Expert’s View: Trends in Trans-Atlantic Life Science Technology
June 7th, 2011
Posted by Caroline Popper, M.D., M.P.H.
In my May 17 blog post, I introduced Dr. Andreas Muehler as one of Popper and Co.’s new strategic advisors. Dr. Muehler brings broad perspectives and business insights, owing in part to his close relationships with established industry leaders in the joint development and commercialization of medical products worldwide. Building upon our last discussion, where I was caught by his enthusiasm as we talked about his past role as CEO for a struggling medical device firm and his experiences positioning products in the global marketplace, I recently talked with Dr. Muehler again to further explore his impressions on the differences between the E.U. and U.S. markets for new life science technologies.
CP: You’ve served within or supported the pharmaceutical and medical device industries in both Europe and the U.S. What do you see as some of the differences?
AM: There are differences in the health care system itself – mainly how you pay for health care delivery, what gets reimbursed, and what control in decision making a physician has in terms of technologies used. For example, the U.S. has good reimbursement for breast biopsies using MRI. In Europe, it’s mainly done with ultrasound because MRI isn’t paid for at all. So in the U.S., technologies are being used when insurance will reimburse for testing and therefore provide a financial benefit to the hospital or physician. In Europe, however, clinical data around a technology is very important in terms of benefit for patient or patient outcome. In Europe, there’s a higher likelihood that good technology, which is backed by good clinical data, will be used when all ducks line up, and the financial benefits to physicians may be less of an overriding issue.
CP: When it comes to launching a new technology, can you tell us more about some of the pros and cons for each geographic locale?
AM: The advantage of Europe for marketing a new technology is that physicians are free (in particular in the hospital setting) to choose their technology if they believe it has a benefit. In Germany, for example, there is a general pricing reimbursement system in hospitals through which the hospitals receive a lump sum payment for a patient with a certain diagnosis but are basically free to use any products and technologies as they see fit. The hurdle to get into market is less as long as you have good clinical data. In the U.S., however, physicians are more open to trying new technology even without clinical data, which can be good for companies. Physicians in the U.S. are also very open to use of electronic patient records (EPR); whereas in Europe, physicians are not as convinced that EPR makes a difference and have more concerns around patient privacy.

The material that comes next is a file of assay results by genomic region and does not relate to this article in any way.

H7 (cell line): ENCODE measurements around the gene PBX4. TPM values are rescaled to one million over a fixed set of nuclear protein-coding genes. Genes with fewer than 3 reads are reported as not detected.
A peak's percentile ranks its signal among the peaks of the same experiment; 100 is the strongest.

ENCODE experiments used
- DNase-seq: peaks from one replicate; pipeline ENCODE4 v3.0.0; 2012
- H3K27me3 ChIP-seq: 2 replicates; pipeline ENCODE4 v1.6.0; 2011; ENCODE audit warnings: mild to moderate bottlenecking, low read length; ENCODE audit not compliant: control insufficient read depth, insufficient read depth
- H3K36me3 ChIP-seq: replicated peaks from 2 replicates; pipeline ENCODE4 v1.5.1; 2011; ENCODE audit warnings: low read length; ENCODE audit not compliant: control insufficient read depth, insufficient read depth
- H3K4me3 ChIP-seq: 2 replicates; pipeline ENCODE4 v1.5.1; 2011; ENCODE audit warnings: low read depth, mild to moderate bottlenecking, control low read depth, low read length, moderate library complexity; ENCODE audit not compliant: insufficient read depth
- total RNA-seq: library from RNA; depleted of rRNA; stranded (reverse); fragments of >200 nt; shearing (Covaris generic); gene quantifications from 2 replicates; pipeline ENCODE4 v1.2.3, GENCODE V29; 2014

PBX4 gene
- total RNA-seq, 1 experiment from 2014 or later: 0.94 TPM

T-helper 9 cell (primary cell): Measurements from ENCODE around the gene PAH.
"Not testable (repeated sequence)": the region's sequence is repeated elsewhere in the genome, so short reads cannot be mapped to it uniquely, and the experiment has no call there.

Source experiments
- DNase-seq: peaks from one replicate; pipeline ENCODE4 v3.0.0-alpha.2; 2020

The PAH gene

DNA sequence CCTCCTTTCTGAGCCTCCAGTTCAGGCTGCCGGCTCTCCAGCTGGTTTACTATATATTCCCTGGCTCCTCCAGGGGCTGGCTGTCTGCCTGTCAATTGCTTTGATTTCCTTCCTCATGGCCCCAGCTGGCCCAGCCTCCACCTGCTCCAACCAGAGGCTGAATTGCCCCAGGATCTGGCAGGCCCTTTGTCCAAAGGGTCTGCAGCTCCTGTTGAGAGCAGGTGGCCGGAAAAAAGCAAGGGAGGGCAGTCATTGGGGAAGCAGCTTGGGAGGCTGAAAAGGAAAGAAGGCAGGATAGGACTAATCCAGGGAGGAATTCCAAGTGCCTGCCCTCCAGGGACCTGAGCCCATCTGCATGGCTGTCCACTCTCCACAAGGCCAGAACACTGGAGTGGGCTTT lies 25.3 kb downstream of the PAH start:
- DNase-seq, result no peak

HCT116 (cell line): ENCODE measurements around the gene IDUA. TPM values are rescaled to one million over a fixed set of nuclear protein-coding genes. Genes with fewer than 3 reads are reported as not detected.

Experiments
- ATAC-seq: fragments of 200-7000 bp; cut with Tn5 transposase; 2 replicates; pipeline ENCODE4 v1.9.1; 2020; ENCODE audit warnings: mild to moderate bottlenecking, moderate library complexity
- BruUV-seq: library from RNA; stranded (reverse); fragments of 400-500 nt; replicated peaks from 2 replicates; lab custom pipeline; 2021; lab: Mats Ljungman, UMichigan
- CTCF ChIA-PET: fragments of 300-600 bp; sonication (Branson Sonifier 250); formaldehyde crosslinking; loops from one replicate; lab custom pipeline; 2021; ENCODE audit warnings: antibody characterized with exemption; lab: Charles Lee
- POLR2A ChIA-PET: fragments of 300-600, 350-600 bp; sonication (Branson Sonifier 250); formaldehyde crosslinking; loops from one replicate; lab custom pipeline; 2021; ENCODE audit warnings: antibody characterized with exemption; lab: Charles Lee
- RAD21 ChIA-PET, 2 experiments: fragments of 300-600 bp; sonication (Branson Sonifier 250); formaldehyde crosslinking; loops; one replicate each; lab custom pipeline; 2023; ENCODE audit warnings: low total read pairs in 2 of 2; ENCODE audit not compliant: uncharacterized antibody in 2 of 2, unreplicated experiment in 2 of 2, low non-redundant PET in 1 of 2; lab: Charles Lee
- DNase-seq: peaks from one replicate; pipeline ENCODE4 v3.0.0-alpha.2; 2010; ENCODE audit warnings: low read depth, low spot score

CP: What’s different today than five years ago in terms of health technology adoption?
AM: On both sides of the Atlantic, there’s an increase in need for good clinical data for adoption of new devices, in part because of financial pressures on the systems themselves. To successfully market your device, the importance of large-scale clinical data has grown if you want market penetration of your product. In the past, a small clinical observation was sometimes enough to get adoption of your device. Now physicians ask for clinical outcome data and payers and hospitals ask for pharmaco-economic data.
CP: What will be different five years in the future?
AM: The pendulum swings back and forth. The U.S. will realize that a lot of innovation in medical devices will go to Europe because of current restrictions within the FDA’s 510K process. If good examples of important medical breakthrough technologies emerge in Europe that America doesn’t have access to, I believe some new processes will evolve that will allow medical technologies to get approved quicker in the U.S. One such example is hearing implants. Countries like Austria and Germany had in the past instituted mandatory routine hearing tests for babies, and, if needed, paid routinely for hearing implants while the children were still quite young. As a result, most educational facilities for children with hearing disabilities in Austria and Germany actually closed since implanted children undergo an almost normal linguistic development. In the U.S., hearing implants aren’t yet available as widely because they are seen as expensive for the healthcare system and by payers, even if they save more than their share of costs down the road by removing special educational requirements. If this continues, the industry should lobby to politicians and changes may occur in the regulatory process. Then, hearing implants will likely be made more widely available. By the way, the European policy for early hearing tests and hearing implants produced a market leader in hearing implants that is located in Austria.
There are important insights here, especially the need to track the level of clinical research attached to a product as it’s introduced to the E.U. market. It’s also important to note how receptive the European medical community is to new technologies introduced from the U.S. We’ll continue to focus on this important topic, and to share additional insights from Dr. Muehler and our second advisor, Dr. Mills.
We welcome your thoughts on the importance of clinical data in selling medical technologies and how the pendulum of restrictions continues to swing. Where do you think we are now in the U.S. as far as restrictions and our ability to sell in the E.U.? Share your thoughts below.
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